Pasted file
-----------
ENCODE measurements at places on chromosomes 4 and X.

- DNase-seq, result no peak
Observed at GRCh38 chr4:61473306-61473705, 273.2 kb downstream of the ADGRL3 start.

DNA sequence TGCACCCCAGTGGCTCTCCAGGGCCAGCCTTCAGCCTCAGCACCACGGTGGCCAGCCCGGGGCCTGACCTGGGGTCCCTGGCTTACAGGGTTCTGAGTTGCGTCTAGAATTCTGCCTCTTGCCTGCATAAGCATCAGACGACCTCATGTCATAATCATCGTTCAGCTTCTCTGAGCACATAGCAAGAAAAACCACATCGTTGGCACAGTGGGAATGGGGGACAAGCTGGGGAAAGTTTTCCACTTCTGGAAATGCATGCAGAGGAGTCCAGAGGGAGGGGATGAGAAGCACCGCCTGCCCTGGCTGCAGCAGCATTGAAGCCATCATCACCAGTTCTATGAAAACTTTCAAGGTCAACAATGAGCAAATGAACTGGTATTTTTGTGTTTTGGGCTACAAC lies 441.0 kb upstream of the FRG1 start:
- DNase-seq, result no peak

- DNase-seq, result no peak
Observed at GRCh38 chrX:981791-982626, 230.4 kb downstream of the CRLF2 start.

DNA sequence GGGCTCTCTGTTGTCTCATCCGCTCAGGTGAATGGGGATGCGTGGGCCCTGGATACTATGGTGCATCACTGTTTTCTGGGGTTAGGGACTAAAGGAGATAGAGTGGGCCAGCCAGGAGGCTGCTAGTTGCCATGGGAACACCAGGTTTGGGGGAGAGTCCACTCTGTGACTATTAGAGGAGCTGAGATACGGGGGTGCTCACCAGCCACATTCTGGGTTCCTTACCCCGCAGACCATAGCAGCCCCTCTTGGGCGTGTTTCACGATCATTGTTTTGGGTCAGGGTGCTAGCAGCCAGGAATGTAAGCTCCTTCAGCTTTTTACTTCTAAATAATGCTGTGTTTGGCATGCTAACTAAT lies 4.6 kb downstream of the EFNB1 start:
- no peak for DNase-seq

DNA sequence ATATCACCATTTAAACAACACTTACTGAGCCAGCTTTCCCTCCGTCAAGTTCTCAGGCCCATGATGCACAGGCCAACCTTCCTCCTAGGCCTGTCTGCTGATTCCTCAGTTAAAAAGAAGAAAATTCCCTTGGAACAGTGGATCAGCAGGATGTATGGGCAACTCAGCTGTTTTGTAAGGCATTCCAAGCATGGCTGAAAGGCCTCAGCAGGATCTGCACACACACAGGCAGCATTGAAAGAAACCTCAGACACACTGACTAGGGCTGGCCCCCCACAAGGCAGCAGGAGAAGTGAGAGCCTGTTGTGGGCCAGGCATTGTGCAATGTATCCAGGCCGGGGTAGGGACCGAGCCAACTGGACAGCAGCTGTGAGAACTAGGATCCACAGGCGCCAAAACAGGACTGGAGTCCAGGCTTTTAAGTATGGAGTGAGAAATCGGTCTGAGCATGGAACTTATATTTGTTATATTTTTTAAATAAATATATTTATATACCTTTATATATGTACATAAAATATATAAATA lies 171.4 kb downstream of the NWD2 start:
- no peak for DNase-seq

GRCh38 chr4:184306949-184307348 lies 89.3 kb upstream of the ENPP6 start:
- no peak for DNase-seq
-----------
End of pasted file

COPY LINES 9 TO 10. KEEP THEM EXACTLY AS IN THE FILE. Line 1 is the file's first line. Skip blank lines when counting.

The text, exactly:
- no peak for DNase-seq

DNA sequence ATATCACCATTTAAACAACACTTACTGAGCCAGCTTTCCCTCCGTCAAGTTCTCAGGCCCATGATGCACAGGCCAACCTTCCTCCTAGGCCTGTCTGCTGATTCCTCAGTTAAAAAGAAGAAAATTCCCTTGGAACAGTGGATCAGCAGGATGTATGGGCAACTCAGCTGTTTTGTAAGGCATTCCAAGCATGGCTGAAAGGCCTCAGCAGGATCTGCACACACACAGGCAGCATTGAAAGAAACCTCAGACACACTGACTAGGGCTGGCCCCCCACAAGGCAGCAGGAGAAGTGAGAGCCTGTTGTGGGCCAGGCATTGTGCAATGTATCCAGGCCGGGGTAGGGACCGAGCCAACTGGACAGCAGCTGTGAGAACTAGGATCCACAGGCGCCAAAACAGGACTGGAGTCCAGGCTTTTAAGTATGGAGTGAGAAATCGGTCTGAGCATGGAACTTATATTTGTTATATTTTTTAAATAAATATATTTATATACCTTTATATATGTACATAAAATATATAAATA lies 171.4 kb downstream of the NWD2 start: